Thursday, December 20, 2012

Drug used to treat HIV might defuse deadly staph infections

We know that, Maraviroc (structure below, brand-named Selzentry, or Celsentri outside the U.S.) is an antiretroviral drug in the CCR5 receptor antagonist class used in the treatment of HIV infection. It is also classed as an entry inhibitor. It also appeared to reduce graft-versus-host disease in patients treated with allogeneic bone marrow transplantation for leukemia, in a phase 1/2 study.

Now  researchers from  NYU School of Medicine  suggests that an existing HIV drug called maraviroc could be a potential therapy for Staphylococcus aureus, a notorious and deadly pathogen linked to hundreds of thousands of hospitalizations each year.

The discovery arose from a serendipitous finding that was a part of a collaborative study between Dr. Torres, a bacteriologist, and immunologist Derya Unutmaz, MD, associate professor of microbiology and pathology and medicine, whose laboratories are adjacent to each other.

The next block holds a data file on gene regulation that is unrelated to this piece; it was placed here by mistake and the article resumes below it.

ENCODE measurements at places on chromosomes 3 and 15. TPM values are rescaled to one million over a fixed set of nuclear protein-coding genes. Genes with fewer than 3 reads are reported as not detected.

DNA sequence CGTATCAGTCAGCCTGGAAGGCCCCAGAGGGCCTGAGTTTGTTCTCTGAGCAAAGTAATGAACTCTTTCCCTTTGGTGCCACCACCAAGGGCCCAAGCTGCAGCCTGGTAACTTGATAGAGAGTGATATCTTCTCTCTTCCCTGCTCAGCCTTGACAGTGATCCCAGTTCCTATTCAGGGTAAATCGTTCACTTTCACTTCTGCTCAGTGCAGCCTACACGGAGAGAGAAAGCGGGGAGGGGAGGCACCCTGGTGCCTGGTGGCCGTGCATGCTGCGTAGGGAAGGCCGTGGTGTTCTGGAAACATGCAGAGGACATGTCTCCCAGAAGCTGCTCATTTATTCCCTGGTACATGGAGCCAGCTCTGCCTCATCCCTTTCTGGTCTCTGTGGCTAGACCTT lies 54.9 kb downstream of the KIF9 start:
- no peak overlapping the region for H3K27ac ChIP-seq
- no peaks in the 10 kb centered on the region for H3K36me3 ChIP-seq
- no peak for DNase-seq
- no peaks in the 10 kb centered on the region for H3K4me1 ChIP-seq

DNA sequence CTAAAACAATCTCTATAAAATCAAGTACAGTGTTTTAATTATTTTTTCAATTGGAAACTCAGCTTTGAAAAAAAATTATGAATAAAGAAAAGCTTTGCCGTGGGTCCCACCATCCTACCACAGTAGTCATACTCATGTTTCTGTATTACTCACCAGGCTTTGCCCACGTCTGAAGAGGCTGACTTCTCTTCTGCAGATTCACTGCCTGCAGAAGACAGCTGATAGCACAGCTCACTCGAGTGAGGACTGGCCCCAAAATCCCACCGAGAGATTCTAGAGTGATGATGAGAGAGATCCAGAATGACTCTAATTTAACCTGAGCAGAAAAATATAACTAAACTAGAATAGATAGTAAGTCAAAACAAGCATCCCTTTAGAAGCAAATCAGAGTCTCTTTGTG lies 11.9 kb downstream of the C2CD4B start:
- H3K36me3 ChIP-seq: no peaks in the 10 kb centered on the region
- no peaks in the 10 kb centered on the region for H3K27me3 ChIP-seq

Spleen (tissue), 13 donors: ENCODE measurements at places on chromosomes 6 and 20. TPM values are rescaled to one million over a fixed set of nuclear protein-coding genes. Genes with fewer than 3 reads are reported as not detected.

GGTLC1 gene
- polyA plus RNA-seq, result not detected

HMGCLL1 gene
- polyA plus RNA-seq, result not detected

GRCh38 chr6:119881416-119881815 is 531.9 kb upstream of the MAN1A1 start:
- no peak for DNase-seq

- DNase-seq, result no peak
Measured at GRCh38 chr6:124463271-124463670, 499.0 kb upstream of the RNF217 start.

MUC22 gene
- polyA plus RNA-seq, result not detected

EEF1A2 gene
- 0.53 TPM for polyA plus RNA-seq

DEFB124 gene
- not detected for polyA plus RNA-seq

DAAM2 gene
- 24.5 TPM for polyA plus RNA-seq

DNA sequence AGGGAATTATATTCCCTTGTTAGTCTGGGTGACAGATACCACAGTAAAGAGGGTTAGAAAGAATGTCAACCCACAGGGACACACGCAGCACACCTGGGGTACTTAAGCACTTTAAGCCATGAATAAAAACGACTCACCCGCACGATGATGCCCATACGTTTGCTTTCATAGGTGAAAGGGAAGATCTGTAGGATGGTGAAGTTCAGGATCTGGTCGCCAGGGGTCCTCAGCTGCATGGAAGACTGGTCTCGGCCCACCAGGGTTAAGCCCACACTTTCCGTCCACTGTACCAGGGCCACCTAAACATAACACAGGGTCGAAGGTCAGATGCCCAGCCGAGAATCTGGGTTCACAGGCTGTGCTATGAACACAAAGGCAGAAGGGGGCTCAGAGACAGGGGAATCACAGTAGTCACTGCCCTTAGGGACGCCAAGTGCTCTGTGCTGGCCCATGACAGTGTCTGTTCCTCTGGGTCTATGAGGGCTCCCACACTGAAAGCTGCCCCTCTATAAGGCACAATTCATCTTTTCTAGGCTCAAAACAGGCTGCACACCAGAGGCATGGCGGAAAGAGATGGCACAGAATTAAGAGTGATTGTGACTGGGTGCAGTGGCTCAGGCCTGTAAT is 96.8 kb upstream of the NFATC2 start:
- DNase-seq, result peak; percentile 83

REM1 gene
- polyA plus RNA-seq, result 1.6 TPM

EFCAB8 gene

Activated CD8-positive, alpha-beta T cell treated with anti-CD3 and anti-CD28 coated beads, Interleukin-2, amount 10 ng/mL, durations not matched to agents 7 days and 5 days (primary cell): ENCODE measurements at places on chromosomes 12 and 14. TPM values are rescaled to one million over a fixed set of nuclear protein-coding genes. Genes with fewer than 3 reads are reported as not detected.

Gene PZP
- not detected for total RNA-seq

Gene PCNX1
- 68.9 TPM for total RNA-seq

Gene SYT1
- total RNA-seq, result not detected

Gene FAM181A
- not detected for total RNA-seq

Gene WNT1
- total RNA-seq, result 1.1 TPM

They focused on a receptor called CCR5 that dots the surface of immune T cells, macrophages, and dendritic cells. Sixteen years ago, researchers at NYU School of Medicine discovered that CCR5 is the receptor HIV uses to gain entry into T cells in order to replicate, spread, and cause an infection that can progress into AIDS.
That same receptor has now been found to be critical to the ability of certain strains of Staph to specifically target and kill cells with CCR5, which orchestrate an immune response against the bacteria. The scientists discovered that one of the toxins the bacterium releases, called LukED, latches on to CCR5 and subsequently punches holes through the membrane of immune cells, causing them to rapidly die. The LukED toxin belongs to a family of proteins called leukotoxins, encoded and produced by Staph to fight off the immune system's defenses.
Ref :

Drug used to treat HIV might defuse deadly staph infections

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